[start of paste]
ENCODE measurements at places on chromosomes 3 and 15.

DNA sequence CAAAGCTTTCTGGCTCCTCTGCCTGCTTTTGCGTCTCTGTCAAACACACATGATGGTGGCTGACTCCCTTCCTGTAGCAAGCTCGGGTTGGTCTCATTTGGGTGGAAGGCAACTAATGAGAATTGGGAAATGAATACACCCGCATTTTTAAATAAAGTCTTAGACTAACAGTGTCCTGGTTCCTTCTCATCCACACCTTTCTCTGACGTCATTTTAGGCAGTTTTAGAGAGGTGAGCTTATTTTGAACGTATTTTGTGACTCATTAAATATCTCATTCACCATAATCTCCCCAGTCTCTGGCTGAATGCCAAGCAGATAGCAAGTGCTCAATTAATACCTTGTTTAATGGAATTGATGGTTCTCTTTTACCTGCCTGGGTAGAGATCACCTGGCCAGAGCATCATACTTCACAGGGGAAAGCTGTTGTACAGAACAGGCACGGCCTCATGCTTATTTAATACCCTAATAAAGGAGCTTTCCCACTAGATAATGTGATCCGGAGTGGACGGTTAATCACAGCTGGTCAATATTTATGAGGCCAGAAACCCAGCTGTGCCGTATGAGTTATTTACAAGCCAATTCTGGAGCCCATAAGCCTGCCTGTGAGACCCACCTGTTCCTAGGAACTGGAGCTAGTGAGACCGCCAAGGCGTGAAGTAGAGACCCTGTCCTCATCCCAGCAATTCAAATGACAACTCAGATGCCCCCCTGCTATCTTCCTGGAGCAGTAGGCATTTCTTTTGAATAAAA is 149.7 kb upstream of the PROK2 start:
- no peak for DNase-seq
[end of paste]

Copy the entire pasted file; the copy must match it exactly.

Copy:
ENCODE measurements at places on chromosomes 3 and 15.

DNA sequence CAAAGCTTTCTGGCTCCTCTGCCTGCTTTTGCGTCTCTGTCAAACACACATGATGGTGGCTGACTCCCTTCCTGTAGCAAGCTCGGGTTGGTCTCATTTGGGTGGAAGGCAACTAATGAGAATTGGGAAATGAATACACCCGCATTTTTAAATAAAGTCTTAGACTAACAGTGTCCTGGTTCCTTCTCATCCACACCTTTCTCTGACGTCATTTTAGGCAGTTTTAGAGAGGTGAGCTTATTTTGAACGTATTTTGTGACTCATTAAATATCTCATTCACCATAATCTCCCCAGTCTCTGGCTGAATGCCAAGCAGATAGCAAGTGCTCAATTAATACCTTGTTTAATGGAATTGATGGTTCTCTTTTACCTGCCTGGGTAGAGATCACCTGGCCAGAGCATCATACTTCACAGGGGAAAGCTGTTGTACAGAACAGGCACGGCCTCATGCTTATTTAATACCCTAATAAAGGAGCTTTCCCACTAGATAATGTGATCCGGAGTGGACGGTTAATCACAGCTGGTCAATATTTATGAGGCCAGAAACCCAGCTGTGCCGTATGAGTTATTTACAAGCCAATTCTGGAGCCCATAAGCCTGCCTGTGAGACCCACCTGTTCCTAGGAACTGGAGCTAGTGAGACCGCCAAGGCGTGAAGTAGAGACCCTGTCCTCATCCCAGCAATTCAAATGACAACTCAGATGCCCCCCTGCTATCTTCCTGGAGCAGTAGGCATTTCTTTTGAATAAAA is 149.7 kb upstream of the PROK2 start:
- no peak for DNase-seq